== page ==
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Metropolitan migration in the past: Labour markets, commerce, and cultural interaction in Europe, 1600–1914

  • Dirk Hoerder
Articles

Abstract

This article challenges the “imaginary ethnography” of European urban population as monocultural and non-migrating. Pre-1800 European migrations are discussed first, next changing patterns in the 19th century are summarized. In the third section immigration to industrializing cities at the height of nationalism is exemplified by Czech migration to Vienna, Polish migration to the cities of the Ruhr District, and the multicultural and immigrant character of Budapest and of Paris. Immigrant insertion, conflict, migrants, and economic niches, as well as the reaction of host societies and community formation are discussed. In conclusion, older theories of disorganization are contrasted with recent concepts of acculturation and transcultural lives.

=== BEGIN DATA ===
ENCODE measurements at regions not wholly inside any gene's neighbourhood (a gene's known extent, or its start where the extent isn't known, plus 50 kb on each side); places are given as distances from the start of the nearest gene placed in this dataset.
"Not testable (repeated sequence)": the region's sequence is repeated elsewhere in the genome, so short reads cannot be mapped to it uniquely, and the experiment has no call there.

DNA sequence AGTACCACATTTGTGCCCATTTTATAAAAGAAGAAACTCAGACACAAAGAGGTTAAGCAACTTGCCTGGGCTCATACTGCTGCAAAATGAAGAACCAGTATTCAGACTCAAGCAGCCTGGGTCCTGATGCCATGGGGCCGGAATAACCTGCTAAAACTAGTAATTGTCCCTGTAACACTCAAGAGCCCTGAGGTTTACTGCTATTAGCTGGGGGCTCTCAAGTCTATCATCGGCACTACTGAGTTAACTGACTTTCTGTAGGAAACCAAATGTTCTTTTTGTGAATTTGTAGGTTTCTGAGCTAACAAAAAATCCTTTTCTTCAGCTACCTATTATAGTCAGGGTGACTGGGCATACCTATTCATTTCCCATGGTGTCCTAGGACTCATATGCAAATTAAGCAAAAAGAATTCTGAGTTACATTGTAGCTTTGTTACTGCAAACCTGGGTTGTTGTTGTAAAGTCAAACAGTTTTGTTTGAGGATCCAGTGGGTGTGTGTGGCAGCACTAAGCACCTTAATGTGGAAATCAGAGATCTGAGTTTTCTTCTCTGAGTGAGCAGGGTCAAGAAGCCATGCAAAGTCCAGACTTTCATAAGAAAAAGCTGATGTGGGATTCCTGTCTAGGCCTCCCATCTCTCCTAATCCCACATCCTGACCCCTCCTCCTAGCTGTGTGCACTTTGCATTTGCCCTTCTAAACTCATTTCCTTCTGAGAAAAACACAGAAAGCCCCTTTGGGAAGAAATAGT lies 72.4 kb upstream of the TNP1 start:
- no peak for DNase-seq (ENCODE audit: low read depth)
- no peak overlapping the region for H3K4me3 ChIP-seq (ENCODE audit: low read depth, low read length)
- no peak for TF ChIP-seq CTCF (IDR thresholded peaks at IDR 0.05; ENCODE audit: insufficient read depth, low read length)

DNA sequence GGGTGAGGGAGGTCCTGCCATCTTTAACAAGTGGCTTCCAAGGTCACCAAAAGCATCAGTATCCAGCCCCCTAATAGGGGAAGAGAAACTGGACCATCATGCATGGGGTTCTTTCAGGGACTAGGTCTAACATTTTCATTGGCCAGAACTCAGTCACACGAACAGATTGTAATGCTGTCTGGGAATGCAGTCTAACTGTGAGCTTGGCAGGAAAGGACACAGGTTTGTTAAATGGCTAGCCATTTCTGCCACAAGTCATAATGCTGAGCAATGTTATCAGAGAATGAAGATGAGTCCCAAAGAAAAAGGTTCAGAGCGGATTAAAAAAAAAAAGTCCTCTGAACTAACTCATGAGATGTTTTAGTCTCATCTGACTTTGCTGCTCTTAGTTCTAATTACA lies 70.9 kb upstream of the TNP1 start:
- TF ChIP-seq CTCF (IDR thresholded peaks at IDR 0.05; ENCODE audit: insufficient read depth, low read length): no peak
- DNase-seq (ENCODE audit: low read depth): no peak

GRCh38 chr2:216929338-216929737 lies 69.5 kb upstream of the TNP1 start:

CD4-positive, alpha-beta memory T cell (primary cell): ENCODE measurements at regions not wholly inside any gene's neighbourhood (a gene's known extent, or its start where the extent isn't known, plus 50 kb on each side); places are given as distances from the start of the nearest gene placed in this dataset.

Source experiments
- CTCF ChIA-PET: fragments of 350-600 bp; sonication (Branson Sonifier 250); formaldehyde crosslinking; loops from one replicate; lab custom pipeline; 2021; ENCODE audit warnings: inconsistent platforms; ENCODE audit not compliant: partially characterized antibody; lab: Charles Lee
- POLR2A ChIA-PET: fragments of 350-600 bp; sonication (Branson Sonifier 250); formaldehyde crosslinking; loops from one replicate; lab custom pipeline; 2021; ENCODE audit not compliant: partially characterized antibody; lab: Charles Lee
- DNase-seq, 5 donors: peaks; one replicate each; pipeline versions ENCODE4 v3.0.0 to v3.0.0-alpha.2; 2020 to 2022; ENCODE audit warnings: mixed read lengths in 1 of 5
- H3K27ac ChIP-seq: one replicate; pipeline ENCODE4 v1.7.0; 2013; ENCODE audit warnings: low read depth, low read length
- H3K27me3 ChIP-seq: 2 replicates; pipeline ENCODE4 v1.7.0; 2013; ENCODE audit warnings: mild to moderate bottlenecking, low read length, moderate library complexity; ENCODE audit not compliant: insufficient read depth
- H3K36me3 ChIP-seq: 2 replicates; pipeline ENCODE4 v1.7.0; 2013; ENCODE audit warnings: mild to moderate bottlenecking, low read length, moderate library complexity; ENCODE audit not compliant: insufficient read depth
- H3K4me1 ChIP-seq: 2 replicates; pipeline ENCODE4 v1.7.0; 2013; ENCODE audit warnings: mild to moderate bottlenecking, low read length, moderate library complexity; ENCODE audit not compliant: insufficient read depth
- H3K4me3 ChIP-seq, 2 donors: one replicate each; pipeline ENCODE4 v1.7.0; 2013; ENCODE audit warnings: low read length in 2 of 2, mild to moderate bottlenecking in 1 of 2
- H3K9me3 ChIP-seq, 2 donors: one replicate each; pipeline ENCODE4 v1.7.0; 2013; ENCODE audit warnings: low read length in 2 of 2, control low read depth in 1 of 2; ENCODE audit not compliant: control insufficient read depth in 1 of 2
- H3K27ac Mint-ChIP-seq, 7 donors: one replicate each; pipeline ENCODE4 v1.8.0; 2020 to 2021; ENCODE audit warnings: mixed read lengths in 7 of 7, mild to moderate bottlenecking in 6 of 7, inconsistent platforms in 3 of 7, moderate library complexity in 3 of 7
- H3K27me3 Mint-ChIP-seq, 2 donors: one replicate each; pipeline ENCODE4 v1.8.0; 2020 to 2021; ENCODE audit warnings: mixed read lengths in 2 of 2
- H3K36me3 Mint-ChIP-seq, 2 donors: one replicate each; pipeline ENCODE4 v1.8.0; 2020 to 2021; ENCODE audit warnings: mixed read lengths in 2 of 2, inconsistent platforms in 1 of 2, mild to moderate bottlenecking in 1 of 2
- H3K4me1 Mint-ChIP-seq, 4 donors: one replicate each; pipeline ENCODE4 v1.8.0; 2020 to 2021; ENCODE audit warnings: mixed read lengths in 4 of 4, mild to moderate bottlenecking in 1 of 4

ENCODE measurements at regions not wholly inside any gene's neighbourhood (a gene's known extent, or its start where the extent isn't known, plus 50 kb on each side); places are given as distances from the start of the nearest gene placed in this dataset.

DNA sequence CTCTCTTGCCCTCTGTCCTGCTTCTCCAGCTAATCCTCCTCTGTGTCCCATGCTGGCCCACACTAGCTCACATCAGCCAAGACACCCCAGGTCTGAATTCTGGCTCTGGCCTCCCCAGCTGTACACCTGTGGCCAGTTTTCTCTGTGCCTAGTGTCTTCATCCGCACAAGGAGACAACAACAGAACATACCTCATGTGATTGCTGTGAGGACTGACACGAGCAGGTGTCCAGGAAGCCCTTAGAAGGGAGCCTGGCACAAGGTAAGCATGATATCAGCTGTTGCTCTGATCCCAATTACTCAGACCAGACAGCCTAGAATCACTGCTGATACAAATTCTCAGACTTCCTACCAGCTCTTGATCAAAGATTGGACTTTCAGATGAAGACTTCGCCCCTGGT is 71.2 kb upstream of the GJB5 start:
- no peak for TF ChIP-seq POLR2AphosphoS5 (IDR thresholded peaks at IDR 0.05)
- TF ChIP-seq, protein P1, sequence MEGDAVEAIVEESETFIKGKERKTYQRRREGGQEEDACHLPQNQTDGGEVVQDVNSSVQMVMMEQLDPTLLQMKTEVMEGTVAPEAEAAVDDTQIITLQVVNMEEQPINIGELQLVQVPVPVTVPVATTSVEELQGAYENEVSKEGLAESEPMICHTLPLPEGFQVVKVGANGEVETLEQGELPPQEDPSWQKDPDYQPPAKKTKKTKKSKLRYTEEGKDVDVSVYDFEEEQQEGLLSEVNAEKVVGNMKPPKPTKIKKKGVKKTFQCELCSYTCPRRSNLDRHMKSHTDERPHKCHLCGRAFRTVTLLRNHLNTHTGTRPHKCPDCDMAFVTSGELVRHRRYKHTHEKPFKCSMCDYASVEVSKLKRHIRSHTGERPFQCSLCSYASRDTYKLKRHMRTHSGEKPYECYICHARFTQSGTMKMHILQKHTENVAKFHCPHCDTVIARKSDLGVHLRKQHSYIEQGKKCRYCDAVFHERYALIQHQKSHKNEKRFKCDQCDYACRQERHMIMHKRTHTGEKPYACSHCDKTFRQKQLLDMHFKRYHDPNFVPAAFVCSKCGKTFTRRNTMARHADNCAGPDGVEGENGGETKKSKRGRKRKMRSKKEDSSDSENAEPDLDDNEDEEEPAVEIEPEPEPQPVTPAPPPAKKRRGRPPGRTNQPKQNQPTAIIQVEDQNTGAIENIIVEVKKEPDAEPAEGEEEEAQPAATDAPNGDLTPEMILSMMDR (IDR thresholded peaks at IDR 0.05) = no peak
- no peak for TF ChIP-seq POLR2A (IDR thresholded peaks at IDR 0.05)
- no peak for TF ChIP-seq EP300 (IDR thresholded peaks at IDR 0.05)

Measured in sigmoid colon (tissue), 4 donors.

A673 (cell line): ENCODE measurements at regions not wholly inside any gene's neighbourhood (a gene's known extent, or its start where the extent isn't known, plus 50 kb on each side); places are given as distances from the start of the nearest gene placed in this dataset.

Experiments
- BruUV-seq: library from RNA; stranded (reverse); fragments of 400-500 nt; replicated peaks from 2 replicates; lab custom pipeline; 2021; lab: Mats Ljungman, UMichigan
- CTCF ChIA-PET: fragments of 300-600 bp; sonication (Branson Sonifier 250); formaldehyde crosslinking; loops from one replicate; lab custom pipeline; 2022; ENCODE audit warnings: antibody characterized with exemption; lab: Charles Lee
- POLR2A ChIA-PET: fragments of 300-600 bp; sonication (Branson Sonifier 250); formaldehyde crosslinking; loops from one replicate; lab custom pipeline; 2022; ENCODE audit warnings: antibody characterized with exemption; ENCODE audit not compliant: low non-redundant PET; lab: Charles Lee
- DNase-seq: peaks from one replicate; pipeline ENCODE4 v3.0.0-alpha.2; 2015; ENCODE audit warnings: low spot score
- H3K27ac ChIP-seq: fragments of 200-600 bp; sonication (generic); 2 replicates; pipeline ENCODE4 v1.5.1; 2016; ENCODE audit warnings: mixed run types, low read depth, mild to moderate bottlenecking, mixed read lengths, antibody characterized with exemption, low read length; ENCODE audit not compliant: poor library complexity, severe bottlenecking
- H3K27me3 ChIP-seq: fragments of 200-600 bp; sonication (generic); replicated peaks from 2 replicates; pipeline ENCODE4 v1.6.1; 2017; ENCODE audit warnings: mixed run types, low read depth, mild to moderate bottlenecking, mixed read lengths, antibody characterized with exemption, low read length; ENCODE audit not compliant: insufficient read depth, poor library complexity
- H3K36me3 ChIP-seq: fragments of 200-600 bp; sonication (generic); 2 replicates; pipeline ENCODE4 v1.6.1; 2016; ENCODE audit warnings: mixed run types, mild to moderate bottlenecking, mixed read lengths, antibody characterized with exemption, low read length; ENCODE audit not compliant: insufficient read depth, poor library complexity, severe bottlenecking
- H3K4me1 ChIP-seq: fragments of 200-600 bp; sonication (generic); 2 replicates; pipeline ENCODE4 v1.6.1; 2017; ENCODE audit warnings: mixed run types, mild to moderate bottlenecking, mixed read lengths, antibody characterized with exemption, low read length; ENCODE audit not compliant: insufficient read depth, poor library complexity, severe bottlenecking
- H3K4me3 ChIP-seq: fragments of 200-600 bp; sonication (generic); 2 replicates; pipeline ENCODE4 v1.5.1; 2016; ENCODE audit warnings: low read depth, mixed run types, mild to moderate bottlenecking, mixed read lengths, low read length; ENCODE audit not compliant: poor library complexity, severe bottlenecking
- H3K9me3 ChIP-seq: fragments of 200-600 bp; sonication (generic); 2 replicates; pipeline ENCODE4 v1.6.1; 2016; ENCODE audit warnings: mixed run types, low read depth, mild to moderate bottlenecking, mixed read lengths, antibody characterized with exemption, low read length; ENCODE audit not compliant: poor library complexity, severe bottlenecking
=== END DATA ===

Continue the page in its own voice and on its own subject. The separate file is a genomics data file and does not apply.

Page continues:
Keywords

Labour Market International Migration Immigrant Woman National Consciousness Migration System 
These keywords were added by machine and not by the authors. This process is experimental and the keywords may be updated as the learning algorithm improves.

Résumé

Cet essai remet en question l’«ethnographie imaginaire” selon laquelle la population urbaine euroéenne est monoculturelle et stable. Après un historique des migrations européennes avant 1800, l’auteur résume l’évolution des mouvements migratoires au 19e siècle. Dans la troisième section, il illustre l’immigration vers les villes en voie d’industrialisation, à l’apogée du nationalisme, en donnant les exemples de la migration tchèque vers Vienne, de la migration polonaise vers les villes de la Ruhr et du caractère multiculturel de Budapest et de Paris dû à l’immigration. L’auteur y analyse l’insertion des immigrants, les conflits, les enclaves ethniques, qu’elles soient sociales ou économiques, ainsi que la réaction des sociétés hôtes et la formation des communautés. Enfin, l’auteur oppose des vieilles théories de déstructuration à des concepts récents d’acculturation et de transformation culturelle.

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Copyright information

© Springer SBM 2000

Authors and Affiliations

  • Dirk Hoerder
    • 1
  1. 1.University of BremenBremenGermany

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